The federal government released its annual fall update on the country's finances yesterday. Despite the upbeat messaging around the "Update of Economic and Fiscal Projections" there are concerning underlying trends with the country and its finances.
For regular Canadians, there is no explosive growth expected in the job market to make up for the crash after the 2008-2009 recession. There has been no revision to the unemployment rate projections for next year which remain at 7.2 per cent, slightly below the current rate of 7.4 per cent.
Most Canadians may not have noticed but stagnant growth has now become the norm. Real GDP growth has been significantly revised downwards from 2.4 per cent next year (2013) to only 2 per cent. In the past, closer to 3 per cent real growth was the norm. In previous recessions, job growth significantly lagged behind GDP growth during the recovery but at least GDP growth did recover. That is not the case this time around. While it's certainly positive that real GDP growth isn't negative, it remains stagnant and looks like it will continue to be so for years to come.
As for government finances, future deficits have been revised upwards. There are several items at play here but the most significant is a drop in revenues going forward. It now appears that the government has over-estimated revenues in the neighbourhood of $6 to $8 billion a year over the entire forecast horizon out to 2017. The Update doesn't provide a breakdown of what is causing such a revision except vague statements about international commodity prices so it isn't clear whether corporate, personal or consumption (HST) revenues are the parts that were revised. A change in accounting standards makes comparisons to previous estimates difficult. However, at first glace, it looks like it's the personal side that's down. Income growth isn't as large as expected and as such, the revenue generated from income taxes based on personal incomes are also down.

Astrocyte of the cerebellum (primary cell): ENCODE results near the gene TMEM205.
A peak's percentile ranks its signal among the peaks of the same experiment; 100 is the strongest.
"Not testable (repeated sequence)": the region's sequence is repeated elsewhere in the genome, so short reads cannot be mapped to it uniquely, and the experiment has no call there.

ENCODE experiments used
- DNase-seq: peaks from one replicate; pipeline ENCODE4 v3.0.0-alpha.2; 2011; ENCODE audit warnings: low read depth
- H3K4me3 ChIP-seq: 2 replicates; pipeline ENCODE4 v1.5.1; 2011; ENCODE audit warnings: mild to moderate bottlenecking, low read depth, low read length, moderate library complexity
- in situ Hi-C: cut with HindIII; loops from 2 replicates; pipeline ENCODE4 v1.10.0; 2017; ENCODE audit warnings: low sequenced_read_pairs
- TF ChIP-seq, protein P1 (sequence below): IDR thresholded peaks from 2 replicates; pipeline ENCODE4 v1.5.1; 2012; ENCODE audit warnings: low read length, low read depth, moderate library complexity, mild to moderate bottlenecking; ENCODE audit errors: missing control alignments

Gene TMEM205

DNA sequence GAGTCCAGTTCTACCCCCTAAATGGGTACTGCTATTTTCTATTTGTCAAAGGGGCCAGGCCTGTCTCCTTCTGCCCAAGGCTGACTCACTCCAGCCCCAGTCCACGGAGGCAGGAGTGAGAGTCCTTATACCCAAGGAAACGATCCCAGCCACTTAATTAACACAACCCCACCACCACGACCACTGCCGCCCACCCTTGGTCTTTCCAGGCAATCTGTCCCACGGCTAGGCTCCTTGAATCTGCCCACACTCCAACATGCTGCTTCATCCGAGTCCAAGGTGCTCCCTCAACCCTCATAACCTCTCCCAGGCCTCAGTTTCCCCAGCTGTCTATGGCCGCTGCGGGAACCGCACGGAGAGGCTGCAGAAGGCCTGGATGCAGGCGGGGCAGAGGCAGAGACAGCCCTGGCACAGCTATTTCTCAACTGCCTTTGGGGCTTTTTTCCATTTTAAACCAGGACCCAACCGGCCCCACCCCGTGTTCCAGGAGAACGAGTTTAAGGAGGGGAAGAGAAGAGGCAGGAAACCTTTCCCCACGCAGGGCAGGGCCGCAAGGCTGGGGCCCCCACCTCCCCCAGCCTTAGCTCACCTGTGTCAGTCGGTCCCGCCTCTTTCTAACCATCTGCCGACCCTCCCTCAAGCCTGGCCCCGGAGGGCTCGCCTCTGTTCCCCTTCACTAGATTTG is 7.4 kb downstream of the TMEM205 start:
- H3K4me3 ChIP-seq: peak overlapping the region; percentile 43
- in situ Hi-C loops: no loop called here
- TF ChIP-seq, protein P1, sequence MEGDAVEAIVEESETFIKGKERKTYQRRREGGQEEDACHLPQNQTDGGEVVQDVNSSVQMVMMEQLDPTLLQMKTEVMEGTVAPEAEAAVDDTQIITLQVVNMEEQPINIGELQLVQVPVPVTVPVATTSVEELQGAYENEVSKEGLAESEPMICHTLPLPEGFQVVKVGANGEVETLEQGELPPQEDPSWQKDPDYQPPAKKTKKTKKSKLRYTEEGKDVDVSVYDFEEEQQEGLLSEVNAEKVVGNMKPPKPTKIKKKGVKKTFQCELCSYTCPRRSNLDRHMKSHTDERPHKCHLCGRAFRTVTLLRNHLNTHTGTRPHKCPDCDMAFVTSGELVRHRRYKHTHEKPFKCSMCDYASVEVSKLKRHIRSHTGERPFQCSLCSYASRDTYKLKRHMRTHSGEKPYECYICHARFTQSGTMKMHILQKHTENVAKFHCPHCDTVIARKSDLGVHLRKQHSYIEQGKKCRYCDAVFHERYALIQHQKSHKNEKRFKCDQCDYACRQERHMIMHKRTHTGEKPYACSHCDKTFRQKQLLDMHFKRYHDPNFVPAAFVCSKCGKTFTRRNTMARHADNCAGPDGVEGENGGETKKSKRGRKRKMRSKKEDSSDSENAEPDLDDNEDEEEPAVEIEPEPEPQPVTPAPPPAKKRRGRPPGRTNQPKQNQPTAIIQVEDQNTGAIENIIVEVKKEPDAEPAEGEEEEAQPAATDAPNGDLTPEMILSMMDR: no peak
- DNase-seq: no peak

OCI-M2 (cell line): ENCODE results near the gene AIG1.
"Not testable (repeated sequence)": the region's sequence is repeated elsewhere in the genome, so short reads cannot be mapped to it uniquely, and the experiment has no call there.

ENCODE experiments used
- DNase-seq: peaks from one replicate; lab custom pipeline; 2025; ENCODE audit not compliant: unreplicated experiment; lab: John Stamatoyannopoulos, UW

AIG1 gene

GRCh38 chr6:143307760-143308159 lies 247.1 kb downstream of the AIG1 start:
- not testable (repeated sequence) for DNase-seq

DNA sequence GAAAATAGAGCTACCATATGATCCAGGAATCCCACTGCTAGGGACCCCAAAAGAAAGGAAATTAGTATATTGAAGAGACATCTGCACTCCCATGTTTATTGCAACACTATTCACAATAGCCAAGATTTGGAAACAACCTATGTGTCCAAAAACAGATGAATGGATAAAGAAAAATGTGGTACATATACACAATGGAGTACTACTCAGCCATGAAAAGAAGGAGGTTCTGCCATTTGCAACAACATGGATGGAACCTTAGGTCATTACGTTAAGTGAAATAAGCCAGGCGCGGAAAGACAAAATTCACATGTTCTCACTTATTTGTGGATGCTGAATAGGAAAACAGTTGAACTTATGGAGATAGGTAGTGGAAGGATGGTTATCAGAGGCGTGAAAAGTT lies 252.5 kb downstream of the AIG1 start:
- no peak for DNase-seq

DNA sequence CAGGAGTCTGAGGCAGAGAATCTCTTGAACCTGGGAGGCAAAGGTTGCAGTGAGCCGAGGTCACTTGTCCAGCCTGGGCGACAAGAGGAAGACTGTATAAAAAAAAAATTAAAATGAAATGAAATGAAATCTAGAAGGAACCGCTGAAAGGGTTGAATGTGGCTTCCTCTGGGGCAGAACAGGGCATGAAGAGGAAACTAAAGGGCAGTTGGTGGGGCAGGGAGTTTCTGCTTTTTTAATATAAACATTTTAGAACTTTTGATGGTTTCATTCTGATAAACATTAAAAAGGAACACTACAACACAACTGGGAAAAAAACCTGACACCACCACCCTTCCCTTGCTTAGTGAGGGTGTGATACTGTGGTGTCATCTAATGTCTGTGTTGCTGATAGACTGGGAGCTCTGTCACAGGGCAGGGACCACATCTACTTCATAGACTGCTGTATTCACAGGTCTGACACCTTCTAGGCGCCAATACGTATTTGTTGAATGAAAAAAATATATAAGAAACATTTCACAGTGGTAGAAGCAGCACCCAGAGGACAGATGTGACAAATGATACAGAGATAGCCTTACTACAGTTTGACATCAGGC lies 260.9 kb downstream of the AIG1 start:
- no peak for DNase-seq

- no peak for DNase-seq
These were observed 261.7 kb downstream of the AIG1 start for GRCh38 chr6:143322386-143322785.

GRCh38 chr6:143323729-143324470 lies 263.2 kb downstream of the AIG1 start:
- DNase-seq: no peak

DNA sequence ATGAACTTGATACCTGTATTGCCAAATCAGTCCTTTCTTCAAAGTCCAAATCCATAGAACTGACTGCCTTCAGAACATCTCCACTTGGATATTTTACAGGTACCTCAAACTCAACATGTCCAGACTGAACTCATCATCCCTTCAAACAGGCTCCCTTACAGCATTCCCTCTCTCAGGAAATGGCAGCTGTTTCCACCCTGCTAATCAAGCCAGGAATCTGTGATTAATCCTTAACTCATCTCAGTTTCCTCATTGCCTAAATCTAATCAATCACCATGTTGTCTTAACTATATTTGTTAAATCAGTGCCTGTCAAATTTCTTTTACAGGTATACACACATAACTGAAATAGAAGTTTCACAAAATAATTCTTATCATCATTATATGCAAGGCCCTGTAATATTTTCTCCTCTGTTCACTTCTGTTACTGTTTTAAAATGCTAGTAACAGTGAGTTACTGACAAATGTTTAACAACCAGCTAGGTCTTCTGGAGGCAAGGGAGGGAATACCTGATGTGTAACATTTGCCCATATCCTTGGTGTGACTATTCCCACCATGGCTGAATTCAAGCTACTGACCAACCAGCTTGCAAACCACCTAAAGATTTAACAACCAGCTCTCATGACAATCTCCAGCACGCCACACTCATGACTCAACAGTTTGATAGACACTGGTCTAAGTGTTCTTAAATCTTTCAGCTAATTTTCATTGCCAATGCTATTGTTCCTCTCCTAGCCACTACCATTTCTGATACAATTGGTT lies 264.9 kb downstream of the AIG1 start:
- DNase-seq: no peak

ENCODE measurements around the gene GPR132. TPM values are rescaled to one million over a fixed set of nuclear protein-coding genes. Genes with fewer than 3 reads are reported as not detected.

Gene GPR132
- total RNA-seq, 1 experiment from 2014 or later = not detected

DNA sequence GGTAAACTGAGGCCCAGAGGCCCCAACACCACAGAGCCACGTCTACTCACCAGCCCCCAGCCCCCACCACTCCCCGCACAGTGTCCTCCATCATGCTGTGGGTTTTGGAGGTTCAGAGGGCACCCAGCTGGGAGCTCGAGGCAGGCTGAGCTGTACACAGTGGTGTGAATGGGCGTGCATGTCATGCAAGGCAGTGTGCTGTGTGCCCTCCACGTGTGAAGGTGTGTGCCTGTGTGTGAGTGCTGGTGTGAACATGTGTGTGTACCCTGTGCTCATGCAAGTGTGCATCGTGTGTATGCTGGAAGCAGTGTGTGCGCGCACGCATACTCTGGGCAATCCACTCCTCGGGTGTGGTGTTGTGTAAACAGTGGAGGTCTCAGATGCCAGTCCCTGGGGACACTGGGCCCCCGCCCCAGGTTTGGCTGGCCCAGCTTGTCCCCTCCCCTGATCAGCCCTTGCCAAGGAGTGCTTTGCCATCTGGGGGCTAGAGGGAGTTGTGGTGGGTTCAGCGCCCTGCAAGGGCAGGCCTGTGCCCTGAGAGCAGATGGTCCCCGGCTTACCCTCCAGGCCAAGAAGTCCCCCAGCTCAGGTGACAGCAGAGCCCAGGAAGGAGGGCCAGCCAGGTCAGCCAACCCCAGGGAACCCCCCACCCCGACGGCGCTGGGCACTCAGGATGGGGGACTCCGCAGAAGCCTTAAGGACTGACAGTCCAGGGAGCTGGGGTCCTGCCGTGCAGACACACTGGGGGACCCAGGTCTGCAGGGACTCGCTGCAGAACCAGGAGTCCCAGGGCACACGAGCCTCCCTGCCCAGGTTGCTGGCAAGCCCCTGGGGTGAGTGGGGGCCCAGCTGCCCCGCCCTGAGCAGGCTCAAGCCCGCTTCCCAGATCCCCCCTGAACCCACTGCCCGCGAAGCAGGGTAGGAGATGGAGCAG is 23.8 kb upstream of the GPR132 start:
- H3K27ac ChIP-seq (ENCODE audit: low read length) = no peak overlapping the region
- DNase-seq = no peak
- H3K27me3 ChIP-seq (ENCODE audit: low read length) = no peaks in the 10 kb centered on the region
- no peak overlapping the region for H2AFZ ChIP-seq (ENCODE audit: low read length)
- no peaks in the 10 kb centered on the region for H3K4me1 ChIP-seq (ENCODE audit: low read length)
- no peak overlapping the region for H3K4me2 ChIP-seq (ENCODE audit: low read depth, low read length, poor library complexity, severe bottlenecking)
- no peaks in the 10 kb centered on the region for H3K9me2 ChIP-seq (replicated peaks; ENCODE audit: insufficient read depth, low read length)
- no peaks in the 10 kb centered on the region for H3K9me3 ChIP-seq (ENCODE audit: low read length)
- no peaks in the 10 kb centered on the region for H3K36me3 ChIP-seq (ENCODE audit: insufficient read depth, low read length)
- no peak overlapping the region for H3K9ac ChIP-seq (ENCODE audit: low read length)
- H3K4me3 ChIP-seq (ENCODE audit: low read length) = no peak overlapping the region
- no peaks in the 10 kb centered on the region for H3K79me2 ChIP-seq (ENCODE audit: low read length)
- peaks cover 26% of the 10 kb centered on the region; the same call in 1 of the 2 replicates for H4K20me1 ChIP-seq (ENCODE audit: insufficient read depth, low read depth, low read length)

This over-estimation of revenues combined with a bigger "risk-adjustment" (take whatever the actual deficit figure is and -$3 billion) has made deficits worse from anywhere from $5 to $7 billion a year compared with similar estimates in March. From an economic perspective, this isn't anything to be particularly concerned with. For every year after 2012-13 the debt-to-GDP ratio actually goes down because the deficits are small compared to even the meagre growth that the Canadian economy is experiencing. Canada already has the lowest debt ratio in the G8 and even with small deficits we extend our lead (if that were the only goal of public policy-making). In fact, we could run deficits of ~$30 billion a year indefinitely and have our debt ratio remain constant in the low 30 per cent, again still in first place in the G8. So there is plenty of fiscal room to boost growth without runaway debt.
My concern isn't so much an economic one as it is a political one. The federal government has made reaching surplus an important pre-requisite before the implementation of expensive new programs. If we look out a couple of years to the next likely election date in 2014 or 2015, there are still deficits in both of those years and they are much bigger than they were in March. In March, the deficit for 2014-15 was estimated at $1 billion. There were a few fudge factors in there that would make that a surplus if push came to shove. That figure has now been revised to $9 billion and it's difficult to fudge your way out of that. The situation is slightly better the following year 2015-16, in March there was an expected surplus of $3 billion but that has now been revised to a $2-billion deficit. The margin for error on getting to surplus is much smaller now than it was in March.
The revision downward of revenue estimates is not dramatic in overall terms, but it may seem to the government that they need to cut again before 2014 to assure that they'll be in the "correct" position politically, irrespective of the consequences. The austerity cycle that Europe is all too familiar with, that government cuts lead to slower growth which leads to more government cuts, could start to play out here in Canada. We don't have the fiscal problems that European governments have, but we may have a political impetus, getting to surplus, that stands in for real fiscal problems. The result may be even more cutbacks to regulatory agencies, benefits for low-income Canadians and the like in the coming years if these deficit projections remain intact.
After the 2012 Budget in March I figured successive rounds of cuts, however large, would be over. Now I'm not so sure that there won't be a second round.
David Macdonald is a senior economist with the CCPA.